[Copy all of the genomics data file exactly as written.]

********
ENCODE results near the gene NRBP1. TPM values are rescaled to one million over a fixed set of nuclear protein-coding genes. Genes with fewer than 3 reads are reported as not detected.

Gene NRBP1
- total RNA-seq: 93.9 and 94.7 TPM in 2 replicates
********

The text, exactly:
ENCODE results near the gene NRBP1. TPM values are rescaled to one million over a fixed set of nuclear protein-coding genes. Genes with fewer than 3 reads are reported as not detected.

Gene NRBP1
- total RNA-seq: 93.9 and 94.7 TPM in 2 replicates